A recent Vancouver Sun series on violence in nursing homes found more than 1,000 physical assaults by seniors in long-term care facilities last year. And in the past four years in B.C., 16 seniors in care have been killed by other seniors suffering from dementia.
“There’s simply not enough time for them (care aides) to do their job and provide the care seniors need. When we establish what the level of care needed is, it needs to be mandatory. Clearly, there needs to be more strenuous accountability in this system for seniors — many of whom are frail,” said Whiteside.
Nor was she surprised to find 74 per cent of the privately owned and operated businesses failed to meet ministry guidelines.
“The system is set up so Health Authorities are contracting with private providers and some of those private providers are subcontracting out some of the care to other contractors and at each phase there needs to be a profit made. It’s not the kind of system to have for frail seniors. It’s quite shocking to think this is the system we have for them,” said Whiteside.
A Vancouver Sun request to interview Health Minister Terry Lake was not granted.
However, the ministry sent an email stating there are no plans to introduce mandatory staffing levels. The recommended 3.36 direct care hours is a number used “as a starting point for planning decisions,” the email said.
“The standard that we want care providers to meet is high quality care at whatever level is most appropriate for an individual patient,” the ministry email states.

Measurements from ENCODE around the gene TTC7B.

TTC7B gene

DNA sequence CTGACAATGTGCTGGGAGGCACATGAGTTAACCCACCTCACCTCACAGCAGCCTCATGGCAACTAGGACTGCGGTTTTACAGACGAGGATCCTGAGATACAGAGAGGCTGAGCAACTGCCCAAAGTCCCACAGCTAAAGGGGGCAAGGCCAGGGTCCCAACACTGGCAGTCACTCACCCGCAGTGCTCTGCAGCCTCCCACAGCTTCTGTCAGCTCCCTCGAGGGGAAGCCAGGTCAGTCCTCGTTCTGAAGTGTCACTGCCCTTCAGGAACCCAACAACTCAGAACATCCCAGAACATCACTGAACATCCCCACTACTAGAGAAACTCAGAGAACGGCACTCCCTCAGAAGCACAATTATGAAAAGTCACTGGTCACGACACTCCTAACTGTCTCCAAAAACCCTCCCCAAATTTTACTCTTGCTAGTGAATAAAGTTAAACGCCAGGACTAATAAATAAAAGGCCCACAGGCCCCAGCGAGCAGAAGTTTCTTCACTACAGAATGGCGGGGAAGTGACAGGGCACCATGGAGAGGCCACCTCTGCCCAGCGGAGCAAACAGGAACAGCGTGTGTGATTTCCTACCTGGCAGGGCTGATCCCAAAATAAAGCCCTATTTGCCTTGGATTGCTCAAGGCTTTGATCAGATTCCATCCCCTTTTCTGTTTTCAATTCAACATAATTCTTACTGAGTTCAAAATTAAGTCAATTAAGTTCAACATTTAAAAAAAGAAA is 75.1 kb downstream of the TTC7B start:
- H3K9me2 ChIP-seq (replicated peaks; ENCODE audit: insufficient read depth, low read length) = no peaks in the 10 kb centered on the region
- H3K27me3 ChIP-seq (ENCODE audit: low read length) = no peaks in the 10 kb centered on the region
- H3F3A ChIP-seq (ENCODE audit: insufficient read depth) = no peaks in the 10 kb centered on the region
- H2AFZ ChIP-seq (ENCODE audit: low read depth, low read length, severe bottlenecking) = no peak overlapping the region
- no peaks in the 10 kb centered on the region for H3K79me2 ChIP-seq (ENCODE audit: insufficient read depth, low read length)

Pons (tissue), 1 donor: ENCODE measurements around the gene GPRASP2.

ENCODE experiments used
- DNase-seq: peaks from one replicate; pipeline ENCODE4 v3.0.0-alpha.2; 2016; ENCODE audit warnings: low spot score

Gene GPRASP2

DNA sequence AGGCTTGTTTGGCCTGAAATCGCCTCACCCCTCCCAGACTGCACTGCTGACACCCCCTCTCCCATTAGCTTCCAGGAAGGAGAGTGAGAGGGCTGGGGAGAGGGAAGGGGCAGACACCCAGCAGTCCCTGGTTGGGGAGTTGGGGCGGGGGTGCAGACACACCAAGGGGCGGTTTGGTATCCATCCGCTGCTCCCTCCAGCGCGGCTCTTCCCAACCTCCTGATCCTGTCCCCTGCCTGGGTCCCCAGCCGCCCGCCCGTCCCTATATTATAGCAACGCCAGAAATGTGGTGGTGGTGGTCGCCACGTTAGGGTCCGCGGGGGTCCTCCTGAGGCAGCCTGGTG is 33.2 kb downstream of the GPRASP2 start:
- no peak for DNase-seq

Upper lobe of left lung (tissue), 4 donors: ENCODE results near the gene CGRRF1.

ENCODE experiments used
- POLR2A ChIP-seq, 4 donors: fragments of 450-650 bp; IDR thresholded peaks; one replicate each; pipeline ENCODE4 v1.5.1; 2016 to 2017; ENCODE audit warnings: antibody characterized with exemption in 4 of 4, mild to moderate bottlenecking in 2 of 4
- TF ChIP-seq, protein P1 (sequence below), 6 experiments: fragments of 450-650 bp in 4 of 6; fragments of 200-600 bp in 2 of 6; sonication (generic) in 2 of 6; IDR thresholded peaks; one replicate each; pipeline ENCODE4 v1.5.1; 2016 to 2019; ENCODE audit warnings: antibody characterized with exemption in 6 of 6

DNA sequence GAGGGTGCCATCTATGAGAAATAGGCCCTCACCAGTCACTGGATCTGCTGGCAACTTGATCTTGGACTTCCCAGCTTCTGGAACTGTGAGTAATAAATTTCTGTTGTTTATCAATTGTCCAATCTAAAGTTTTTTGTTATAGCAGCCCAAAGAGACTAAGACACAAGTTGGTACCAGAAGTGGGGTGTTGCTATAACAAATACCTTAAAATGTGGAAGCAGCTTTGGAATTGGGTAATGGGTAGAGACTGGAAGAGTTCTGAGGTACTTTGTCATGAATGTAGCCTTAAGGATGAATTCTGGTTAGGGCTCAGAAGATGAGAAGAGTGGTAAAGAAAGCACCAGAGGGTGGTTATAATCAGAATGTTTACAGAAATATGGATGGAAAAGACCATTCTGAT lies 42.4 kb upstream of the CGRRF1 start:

“Direct care hours are dependent on the individual’s needs and are determined through a comprehensive assessment process involving the client, their family and staff. Experts all agree that having a legislated or policy requirement for staffing ratios and staffing hours is not appropriate, because of the complexity of patient needs.”
Daniel Fontaine, the CEO of the B.C. Care Providers Association, whose members represent approximately 60 per cent of the government’s contracted-out beds, said home operators would be happy to provide 3.36 direct care hours, but the government funding isn’t enough to reach this level.
“We can only do what we are funded to do,” said Fontaine. “While the government and health authorities are trying to bring those on the lower (staffing) levels up, it’s been a slow process.”
One of the solutions could be to take some of the money spent in the acute care system and shift it into continuing care so seniors in long-term care facilities benefit, Fontaine said.
Lorri Chmilar, who retired from nursing last year after working mainly for the Interior Health Authority, said the most stressful place she worked during her career was nine months spent in geriatric care.
“Anyone who has worked in public care facilities has seen a decrease in staffing, decrease in activities, and decrease in quality of meals. What has increased is the amount of time in recording statistics, and basically CYA (cover your ass),” she said. “Understaffing is also a result of the poor mix of residents. It only takes one or two residents with severe dementia or severe physical impairments to increase the workload significantly to the detriment of the rest. To increase staff at this point, or to transfer a resident to a different care area is a major undertaking that requires much justifying and time. Nurses are derided for asking for extra assistance, if there is any to be had, and roadblocks to transfers are numerous. I fear for my family, and others, and the grey wave of us to come.”
We regulate the staffing ratios in child care, why don’t we regulate it in senior care? ISOBEL MACKENZIE, B.C. Seniors Advocate